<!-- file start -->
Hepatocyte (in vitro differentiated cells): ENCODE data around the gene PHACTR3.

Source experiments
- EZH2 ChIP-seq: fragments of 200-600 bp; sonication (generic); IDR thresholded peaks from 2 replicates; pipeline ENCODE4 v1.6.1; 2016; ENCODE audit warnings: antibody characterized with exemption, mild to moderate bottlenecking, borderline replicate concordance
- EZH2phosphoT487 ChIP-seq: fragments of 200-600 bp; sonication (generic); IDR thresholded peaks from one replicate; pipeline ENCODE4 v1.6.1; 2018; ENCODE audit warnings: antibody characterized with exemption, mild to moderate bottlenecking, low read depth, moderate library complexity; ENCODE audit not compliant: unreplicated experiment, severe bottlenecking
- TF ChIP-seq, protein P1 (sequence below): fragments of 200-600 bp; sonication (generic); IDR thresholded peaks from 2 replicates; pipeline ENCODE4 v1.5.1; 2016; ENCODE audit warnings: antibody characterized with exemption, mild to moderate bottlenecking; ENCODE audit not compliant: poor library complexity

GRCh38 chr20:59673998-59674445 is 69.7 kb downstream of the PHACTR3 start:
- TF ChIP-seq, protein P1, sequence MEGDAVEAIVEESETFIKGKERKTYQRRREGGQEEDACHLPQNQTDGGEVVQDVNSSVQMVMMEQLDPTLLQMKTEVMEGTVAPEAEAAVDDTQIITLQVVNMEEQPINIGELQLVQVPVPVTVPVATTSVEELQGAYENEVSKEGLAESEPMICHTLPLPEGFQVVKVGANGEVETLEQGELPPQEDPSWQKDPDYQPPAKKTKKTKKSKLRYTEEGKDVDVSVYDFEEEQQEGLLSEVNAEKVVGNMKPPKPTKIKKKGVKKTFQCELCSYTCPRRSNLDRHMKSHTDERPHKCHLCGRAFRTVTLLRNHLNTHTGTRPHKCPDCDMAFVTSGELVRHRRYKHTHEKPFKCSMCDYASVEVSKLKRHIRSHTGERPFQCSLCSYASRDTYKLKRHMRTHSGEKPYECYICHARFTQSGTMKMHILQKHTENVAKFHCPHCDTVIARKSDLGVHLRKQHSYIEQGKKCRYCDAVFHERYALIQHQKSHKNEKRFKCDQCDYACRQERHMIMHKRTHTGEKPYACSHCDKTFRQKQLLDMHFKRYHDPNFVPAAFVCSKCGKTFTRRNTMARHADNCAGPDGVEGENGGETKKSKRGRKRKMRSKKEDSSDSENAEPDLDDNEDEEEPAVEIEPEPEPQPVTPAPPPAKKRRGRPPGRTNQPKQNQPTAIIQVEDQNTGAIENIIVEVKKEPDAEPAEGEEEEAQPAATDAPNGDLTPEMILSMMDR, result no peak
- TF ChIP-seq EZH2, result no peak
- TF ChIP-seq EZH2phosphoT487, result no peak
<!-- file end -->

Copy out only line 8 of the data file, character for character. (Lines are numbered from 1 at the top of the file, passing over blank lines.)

- TF ChIP-seq EZH2, result no peak